NB: The 1st Mansion corresponds to St. Teresa’s 1st way of obtaining water, that of drawing the water up from a well by using a bucket, which entails a great deal of human effort.
People: These people are free from serious sin and want to avoid offending God (so the King does dwell in their castle), yet they are still immersed in worldly matters and pleasures (a weak relationship with the King, so they scarcely see His light).
Prayer: Although prayer methods are secondary, St. Teresa does value discursive meditation, especially on the Gospels. No complicated steps (don’t think much – love much). Prayer directed towards self-knowledge and humility is important. St. Teresa considers it crucial that we meditate on Our Lord because He leads us to true self-knowledge and humility.
Quotes: “As far as I can understand, the gate by which we are to enter this castle is prayer and consideration. I speak of mental as well as vocal: being prayer, it should be made with attention; for she who does not consider with whom she speaks, and what she asks, and who she is that asks, and of whom she asks, knows little of prayer, however much her lips may move”
People: These people have experienced some growth from the 1st mansion, yet they are in the midst of a tug-of-war battle. The world’s tug makes earthly pleasures very attractive and penances seem unreasonable and scary (will damage our health). God’s tug makes the worldly message appear vain and love for Him more important. Overall, they are “children” in the practice of virtues, having just begun to hear God and follow Him.
Quotes: “The principal object of one who begins to make use of prayer (do not forget this, for it is important), should be to endeavour and resolve, and dispose oneself, with all possible diligence, to conform his will to that of God: be assured, as I shall afterwards mention, that herein consists all that high perfection which we should attain in our spiritual progress… for in doing God’s will consists all our good”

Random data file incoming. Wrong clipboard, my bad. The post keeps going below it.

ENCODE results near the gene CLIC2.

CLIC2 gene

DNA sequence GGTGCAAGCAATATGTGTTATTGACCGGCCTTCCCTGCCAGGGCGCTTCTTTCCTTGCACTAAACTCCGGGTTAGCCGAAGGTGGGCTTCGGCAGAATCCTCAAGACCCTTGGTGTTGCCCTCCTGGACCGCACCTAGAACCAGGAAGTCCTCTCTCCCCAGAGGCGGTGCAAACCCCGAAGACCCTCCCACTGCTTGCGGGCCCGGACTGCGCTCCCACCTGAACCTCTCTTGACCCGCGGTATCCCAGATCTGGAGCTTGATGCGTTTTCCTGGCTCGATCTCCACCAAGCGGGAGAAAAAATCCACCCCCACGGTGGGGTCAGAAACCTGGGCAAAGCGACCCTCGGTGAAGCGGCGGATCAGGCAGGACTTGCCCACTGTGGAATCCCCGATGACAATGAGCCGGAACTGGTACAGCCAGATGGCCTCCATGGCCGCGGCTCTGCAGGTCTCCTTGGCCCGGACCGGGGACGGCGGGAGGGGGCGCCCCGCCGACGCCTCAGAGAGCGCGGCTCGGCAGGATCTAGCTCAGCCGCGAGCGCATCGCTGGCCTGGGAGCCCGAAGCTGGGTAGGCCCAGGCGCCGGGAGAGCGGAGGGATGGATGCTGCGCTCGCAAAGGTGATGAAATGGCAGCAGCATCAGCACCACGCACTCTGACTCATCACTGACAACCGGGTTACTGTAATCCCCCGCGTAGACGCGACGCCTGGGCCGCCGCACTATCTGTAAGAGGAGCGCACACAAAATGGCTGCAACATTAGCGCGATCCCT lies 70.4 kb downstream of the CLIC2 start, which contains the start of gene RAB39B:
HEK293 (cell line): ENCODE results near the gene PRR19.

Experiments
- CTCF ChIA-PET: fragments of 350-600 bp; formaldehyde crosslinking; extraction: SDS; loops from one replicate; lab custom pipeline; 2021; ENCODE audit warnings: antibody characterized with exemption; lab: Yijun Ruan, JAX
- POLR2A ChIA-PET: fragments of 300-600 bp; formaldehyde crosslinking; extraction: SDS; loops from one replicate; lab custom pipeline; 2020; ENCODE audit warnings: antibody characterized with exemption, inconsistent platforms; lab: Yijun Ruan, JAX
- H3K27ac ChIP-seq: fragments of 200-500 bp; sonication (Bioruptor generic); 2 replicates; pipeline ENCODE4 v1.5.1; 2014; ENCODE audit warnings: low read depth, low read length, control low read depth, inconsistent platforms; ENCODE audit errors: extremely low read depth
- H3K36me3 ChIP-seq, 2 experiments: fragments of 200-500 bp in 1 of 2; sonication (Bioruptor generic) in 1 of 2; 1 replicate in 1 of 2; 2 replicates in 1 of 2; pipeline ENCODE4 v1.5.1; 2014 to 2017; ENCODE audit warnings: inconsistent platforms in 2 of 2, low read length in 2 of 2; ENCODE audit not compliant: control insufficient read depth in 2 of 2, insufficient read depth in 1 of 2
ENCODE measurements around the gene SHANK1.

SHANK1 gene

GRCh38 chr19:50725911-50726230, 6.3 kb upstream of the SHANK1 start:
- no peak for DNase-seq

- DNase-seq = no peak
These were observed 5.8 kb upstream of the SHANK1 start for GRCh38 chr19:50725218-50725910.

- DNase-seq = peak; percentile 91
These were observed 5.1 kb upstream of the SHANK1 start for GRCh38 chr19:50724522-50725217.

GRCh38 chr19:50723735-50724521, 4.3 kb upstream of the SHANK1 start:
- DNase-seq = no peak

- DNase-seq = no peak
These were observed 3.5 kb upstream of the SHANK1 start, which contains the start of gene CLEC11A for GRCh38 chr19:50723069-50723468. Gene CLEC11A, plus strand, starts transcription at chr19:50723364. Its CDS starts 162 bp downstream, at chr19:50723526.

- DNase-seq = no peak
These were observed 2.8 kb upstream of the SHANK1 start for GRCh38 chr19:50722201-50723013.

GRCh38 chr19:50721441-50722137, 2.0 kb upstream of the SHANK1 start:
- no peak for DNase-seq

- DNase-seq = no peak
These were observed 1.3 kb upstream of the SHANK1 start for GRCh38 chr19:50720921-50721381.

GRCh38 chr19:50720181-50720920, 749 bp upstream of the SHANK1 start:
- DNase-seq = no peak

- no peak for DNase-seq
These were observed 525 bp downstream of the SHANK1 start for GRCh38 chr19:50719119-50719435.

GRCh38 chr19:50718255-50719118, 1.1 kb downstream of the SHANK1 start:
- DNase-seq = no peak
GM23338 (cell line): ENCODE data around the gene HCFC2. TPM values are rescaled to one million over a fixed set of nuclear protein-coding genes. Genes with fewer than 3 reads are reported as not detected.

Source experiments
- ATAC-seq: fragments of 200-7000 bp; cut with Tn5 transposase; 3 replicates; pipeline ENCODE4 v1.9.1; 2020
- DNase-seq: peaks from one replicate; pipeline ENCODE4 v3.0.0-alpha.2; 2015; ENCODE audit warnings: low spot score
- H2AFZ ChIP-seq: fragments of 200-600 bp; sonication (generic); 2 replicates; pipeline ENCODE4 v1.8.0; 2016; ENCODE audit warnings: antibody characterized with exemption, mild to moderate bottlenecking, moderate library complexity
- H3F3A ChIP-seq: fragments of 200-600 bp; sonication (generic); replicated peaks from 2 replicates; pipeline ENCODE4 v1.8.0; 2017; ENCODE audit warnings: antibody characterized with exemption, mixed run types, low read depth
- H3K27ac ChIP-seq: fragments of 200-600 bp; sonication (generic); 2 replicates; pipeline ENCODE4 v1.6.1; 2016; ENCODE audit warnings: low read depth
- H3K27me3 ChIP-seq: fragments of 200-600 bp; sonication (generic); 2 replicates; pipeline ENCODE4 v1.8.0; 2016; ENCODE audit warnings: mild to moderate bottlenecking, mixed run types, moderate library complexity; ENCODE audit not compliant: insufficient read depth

“The gate for entering this castle is prayer”
People: These people “are extremely desirous of not offending His Majesty; who keep themselves from venial sin, are lovers of penance and of their hours of recollection and prayer; who spend their time well, and are exercised in works of charity towards their neighbour; who are very regular in their actions and the government of their house. Nevertheless, human nature still remains an oppressive burden on the spirit and the person finds few spiritual joys.
Quotes: “The journey I speak of is our advancing with great humility, and herein (if you understand me) I consider lies the loss of all losses to those who do not go forward. We should, therefore, imagine that we ourselves have travelled but a little way; and so we should really believe, but that our sisters have made haste, and have advanced far; and we ought not only to desire but endeavour to be the most base and wicked of all creatures."
People: Having tasted divine delight and grown incomparably more in all the virtues than in the previous degrees of prayer, these persons experience great detachment and interior freedom, they lose cravings for all earthly things, and desire more severe penances out of love for God.